Seach, rescue, a bobcat and a (real) cougar
New Hampshire Union Leader reporter Bill Smith did a nice job in last week's New Hampshire Sunday News of illustrating the long-running unfairness of who pays for search-and-rescue operations. The issue came to the fore again earlier this month after a spate of missions to help people who were careless, unprepared, woefully ill-informed — or a combination of all three.
The vast majority of people who are the objects of search-and-rescue missions pay no license or registration fees, while people who hunt, fish or use off-road vehicles — and are far less likely to need help — pay for saving other outdoor users' bacon through license fees and taxes on equipment.
I've served on a couple of commissions over the years that sought to address this issue, but while the thought was good, the how of it remained elusive. “Hiker” can be a pretty loose definition (is a tourist walking up to Arethusa Falls a “hiker”?), and if a permit were required, who would collect it and where? Should mandatory membership in an insured club be the means, as is often the case in Europe? “Unenforceable” comes to mind. How about an excise tax on hiking, climbing and canoeing equipment that's similar to the tax on hunting and fishing gear? Hiking and climbing groups have paid lip-service to stepping up to the plate on this, but somehow never have. Time to hold their feet to the fire?
Fish and Game's latest initiative is that anyone searched for and/or rescued (except for hunters and fishermen, who already pay) be given a basic sliding-scale bill, geared to the cost of each mission. It could bring in more than $100,00 a year — not enough, by any means, but at least a start down the trail toward fairness.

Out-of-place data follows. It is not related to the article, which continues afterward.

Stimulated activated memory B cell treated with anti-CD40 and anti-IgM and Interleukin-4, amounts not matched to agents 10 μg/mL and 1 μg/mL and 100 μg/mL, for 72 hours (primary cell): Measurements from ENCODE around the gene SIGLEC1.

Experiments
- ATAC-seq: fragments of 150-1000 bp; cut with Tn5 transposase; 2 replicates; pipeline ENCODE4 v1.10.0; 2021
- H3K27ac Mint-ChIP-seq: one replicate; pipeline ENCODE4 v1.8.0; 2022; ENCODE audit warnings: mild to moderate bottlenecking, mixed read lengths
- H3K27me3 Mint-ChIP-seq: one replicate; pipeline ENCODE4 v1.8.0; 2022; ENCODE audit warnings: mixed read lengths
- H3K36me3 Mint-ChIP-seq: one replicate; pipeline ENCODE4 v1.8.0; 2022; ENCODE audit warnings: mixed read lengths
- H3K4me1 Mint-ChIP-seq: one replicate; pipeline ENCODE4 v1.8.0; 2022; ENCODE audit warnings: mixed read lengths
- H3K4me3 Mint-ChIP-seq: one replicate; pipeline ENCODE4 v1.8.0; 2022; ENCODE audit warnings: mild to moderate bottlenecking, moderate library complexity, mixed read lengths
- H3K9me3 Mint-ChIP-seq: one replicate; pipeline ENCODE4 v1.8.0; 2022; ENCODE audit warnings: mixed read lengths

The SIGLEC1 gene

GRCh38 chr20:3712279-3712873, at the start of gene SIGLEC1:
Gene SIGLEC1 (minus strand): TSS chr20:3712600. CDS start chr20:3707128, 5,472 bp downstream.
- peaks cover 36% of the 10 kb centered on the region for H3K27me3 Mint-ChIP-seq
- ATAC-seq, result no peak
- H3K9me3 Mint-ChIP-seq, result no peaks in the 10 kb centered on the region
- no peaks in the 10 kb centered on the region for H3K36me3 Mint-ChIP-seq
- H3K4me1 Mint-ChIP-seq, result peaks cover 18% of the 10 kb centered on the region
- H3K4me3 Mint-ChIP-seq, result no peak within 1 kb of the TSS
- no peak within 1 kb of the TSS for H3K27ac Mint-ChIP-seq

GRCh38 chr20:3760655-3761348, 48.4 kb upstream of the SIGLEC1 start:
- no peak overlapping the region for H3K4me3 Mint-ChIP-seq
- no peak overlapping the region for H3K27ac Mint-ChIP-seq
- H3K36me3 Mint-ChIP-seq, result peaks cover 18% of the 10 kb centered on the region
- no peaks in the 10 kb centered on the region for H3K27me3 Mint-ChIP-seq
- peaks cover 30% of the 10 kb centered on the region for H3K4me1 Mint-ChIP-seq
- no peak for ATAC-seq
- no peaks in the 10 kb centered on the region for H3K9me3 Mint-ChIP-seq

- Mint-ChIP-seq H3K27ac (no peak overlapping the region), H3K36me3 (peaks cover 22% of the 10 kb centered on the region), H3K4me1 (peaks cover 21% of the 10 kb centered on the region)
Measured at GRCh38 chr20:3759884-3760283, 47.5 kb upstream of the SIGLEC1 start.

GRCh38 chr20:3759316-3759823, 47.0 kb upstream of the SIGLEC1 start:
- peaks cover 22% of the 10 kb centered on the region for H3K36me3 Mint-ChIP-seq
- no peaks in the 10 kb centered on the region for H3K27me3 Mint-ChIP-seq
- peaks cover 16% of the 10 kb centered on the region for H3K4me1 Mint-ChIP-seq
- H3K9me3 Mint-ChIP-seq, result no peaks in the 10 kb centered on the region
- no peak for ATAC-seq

On to bobcats. One was killed along Route 125 in Kingston last week, and media reports were on a par with the landing of an alien spacecraft. No cause for surprise or alarm, however, the New Hampshire Union Leader's story pointed out — bobcats are neither rare nor dangerous. They are, in fact, on the rise — for reasons researchers are trying to ascertain.
Bobcats are found in every part of New Hampshire, but are elusive and largely nocturnal and thus are seldom seen. They typically weigh up to 40 pounds, but are usually much smaller. They prey chiefly on rabbits and smaller mammals, although they will occasionally take deer and, of course, cats and small dogs.
As their name implies, bobcats have a short, or bobbed, tail and thus are hard to confuse with any other animal their size. They can leap up to 12 feet and sprint at 30 mph. During mating season in late winter, they tend to do a lot of screeching, the classic definition of “caterwauling.” In Colonial days, they were lumped into the general definition of “wildcats.” A a University of New Hampshire article on them noted, with their ferocity, elusiveness and strong sense of territory, bobcats truly put the 'wild' in “wildcats.”
And finally, on the subject of wildcats comes this missive from a reader in the Lakes Region:
“Just wanted to let you know that my wife, her sister, our daughter and niece just came back from a trip to WalMart bouncing off the walls. It seems that they saw a mountain lion run across the road, sort of like squirrels playing chicken with cars. It was REAL close!
“I pulled up pictures on the Internet of mountain lions, as well as bobcats, (we've had one of those in the yard and know what they are) and they all swear it was a mountain lion. A fat, muscular, big, stocky, very healthy-looking cat. They claimed it was as big as our 100-lb. black Lab.
“We live in the southern tip of Alton and they were on Ridge Top Road in New Durham around house number 106-109 at about 1:45 in the afternoon. If you get any other sightings around there, add this one to it, add four more believers that they are here and we'll be watching out for it again.”
I asked why there was no mention of a long tail, the usual dead giveaway for a cougar, and the reader's wife wrote right back that the animal did indeed have a very long tail.
John Harrigan's column appears weekly in the New Hampshire Sunday News. His address is Box 39, Colebrook 03576. Email him at firstname.lastname@example.org.
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